Fare Regulation Framework
In regulating bus and rail fares, PTC is guided by both the fare review mechanism as well as its statutory mandate. PTC aims to safeguard the public interest by keeping fares affordable, while ensuring that the public transport system stays financially viable in the long run.
In 2013, PTC adopted a fare review framework recommended by the Fare Review Mechanism Committee (FRMC). Under this framework, the allowable fare adjustment is based on a formula that is pegged to macro-economic factors. Within the formula, there is a ‘productivity extraction component’, which enables the public transport operators to share their productivity gains with commuters. Commuters in turn will benefit in the form of lower fare adjustments.
The formula, which is valid from 2013 to 2017 is as follows:
Fare Adjustment Formula = 0.4cCPI + 0.4WI + 0.2EI - PE
|Core Consumer Price Index (cCPI)
||Change in core Consumer Price Index over preceding year
|Wage Index (WI)
||Change in Average Monthly Earnings (Annual National Average) over the preceding year, adjusted to account for any change in the employer’s CPF contribution rate
|Energy Index (EI)
|| Change in Energy Index over the preceding year. The Energy Index is a composite index of price changes in electricity and diesel.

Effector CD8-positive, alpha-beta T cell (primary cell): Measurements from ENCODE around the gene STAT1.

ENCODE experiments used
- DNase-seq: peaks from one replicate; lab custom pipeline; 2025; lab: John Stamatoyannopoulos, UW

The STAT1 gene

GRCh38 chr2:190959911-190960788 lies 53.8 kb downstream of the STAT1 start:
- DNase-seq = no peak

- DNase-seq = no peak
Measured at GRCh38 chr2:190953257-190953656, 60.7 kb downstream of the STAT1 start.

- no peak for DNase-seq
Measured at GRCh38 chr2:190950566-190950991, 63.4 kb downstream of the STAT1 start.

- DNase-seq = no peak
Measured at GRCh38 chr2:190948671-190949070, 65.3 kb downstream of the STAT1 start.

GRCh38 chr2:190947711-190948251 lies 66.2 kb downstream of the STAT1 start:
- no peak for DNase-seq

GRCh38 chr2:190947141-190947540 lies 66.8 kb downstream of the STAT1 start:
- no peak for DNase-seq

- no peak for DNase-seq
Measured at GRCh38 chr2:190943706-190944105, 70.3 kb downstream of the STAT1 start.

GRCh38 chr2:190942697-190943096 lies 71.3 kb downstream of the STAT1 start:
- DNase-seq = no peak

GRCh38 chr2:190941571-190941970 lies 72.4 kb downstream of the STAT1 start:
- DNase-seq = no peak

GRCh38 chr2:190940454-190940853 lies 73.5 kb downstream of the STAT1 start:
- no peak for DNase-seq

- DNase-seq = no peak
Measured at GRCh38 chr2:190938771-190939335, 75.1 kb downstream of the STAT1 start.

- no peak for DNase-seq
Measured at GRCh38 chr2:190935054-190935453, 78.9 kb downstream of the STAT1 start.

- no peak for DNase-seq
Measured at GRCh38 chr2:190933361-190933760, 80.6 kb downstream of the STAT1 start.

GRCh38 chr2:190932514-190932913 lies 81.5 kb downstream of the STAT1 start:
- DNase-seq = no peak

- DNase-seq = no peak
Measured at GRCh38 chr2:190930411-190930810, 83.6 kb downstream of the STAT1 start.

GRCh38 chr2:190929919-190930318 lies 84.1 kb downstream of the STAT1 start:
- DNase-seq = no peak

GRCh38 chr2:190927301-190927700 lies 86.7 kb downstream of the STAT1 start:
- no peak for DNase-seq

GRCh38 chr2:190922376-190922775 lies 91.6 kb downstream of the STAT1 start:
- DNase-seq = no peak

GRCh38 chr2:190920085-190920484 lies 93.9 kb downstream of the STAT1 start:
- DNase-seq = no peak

||Productivity extraction component of 0.5%, based on half of operators’ productivity gains.
This formula determines how much fares can be adjusted, also referred to as “allowable fare adjustment quantum”. However, PTC may vary the quantum to be granted at each fare review exercise, or defer an adjustment to the next exercise.
Please refer to the FRMC Report below for more details.
Download 2013 FRMC Report (PDF, 3 MB)
To ensure that fares stay affordable, PTC tracks how much households spend on public transport in proportion to the household income. Two groups of households are tracked :
a) Households in the second quintile : This group refers to households that earn more than the bottom 20 per cent but less than the top 60 per cent and represent the profile of the average public transport commuter
b) Households in the second decile : These households earn more than the bottom 10 per cent but less than the top 80 per cent and represents the lower-income households.
This study found that fares have remained affordable compared to the annual wage increases. Over the last ten years, both groups of households have been spending a smaller portion of their income on public transport fares. This means that public transport has become more affordable for the average household over the years.